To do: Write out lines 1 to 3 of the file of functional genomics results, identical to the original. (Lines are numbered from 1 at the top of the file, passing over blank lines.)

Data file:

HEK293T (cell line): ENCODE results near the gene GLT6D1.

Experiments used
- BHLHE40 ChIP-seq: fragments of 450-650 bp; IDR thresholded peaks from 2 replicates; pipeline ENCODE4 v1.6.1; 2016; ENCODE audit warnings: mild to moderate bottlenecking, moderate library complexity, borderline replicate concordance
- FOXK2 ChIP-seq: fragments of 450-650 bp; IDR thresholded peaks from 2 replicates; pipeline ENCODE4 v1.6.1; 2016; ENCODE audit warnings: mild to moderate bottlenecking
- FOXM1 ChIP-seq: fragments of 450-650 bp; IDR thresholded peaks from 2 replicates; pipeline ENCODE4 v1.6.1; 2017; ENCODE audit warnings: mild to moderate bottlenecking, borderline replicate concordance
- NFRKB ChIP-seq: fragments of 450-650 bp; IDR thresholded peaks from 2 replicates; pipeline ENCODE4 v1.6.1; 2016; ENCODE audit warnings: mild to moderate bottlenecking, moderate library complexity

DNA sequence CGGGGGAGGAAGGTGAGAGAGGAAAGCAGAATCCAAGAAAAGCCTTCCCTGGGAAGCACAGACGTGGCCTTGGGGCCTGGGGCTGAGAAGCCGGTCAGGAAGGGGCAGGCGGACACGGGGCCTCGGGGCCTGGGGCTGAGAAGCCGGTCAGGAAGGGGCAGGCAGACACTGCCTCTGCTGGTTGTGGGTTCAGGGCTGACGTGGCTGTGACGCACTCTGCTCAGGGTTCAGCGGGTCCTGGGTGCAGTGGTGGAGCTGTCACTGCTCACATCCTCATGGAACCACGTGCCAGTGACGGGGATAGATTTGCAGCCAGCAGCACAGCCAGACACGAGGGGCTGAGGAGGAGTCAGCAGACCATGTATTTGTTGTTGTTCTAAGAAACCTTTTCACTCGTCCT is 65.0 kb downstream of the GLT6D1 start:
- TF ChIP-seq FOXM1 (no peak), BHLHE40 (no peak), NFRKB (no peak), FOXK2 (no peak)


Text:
HEK293T (cell line): ENCODE results near the gene GLT6D1.

Experiments used
- BHLHE40 ChIP-seq: fragments of 450-650 bp; IDR thresholded peaks from 2 replicates; pipeline ENCODE4 v1.6.1; 2016; ENCODE audit warnings: mild to moderate bottlenecking, moderate library complexity, borderline replicate concordance